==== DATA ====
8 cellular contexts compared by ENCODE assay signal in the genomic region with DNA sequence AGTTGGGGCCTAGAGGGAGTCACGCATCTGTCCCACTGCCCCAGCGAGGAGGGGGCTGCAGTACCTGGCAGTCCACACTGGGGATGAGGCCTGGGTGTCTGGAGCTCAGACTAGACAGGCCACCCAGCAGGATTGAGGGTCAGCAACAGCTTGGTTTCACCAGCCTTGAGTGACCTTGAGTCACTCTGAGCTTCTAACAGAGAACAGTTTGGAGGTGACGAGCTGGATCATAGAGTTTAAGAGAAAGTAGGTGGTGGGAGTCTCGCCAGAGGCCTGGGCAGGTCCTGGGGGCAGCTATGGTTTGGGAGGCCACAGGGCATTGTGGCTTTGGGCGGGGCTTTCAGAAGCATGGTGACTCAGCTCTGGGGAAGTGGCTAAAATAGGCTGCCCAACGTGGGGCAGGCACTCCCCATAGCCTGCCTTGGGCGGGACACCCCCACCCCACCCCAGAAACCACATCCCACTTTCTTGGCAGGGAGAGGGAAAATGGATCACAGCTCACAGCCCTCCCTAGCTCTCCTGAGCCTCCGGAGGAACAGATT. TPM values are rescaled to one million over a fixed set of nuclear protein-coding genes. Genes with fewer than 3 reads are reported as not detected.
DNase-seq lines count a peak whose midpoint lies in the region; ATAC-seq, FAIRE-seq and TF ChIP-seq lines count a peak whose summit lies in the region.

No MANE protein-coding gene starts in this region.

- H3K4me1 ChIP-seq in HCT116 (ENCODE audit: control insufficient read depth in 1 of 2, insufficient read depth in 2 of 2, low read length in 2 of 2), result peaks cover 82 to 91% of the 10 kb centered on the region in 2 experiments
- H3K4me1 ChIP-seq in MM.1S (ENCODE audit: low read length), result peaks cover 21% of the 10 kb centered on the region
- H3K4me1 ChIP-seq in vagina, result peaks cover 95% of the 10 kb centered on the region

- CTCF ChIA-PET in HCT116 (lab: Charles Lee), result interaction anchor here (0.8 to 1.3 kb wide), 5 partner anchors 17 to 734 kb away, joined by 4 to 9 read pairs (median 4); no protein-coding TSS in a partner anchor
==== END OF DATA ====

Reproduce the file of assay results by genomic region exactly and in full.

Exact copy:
8 cellular contexts compared by ENCODE assay signal in the genomic region with DNA sequence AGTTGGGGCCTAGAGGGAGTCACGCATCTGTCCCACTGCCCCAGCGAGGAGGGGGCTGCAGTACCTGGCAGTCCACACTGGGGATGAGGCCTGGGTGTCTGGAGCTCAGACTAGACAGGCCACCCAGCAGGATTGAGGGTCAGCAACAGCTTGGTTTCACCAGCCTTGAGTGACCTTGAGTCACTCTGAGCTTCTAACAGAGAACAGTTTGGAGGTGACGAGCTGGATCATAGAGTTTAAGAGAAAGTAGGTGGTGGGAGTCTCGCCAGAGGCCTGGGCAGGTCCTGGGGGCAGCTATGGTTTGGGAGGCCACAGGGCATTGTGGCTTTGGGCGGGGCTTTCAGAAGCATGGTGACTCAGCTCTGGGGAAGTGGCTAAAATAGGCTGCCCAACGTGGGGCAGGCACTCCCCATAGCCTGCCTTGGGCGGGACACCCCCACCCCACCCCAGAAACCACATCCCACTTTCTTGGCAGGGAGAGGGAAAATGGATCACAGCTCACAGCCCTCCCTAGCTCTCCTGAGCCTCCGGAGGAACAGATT. TPM values are rescaled to one million over a fixed set of nuclear protein-coding genes. Genes with fewer than 3 reads are reported as not detected.
DNase-seq lines count a peak whose midpoint lies in the region; ATAC-seq, FAIRE-seq and TF ChIP-seq lines count a peak whose summit lies in the region.

No MANE protein-coding gene starts in this region.

- H3K4me1 ChIP-seq in HCT116 (ENCODE audit: control insufficient read depth in 1 of 2, insufficient read depth in 2 of 2, low read length in 2 of 2), result peaks cover 82 to 91% of the 10 kb centered on the region in 2 experiments
- H3K4me1 ChIP-seq in MM.1S (ENCODE audit: low read length), result peaks cover 21% of the 10 kb centered on the region
- H3K4me1 ChIP-seq in vagina, result peaks cover 95% of the 10 kb centered on the region

- CTCF ChIA-PET in HCT116 (lab: Charles Lee), result interaction anchor here (0.8 to 1.3 kb wide), 5 partner anchors 17 to 734 kb away, joined by 4 to 9 read pairs (median 4); no protein-coding TSS in a partner anchor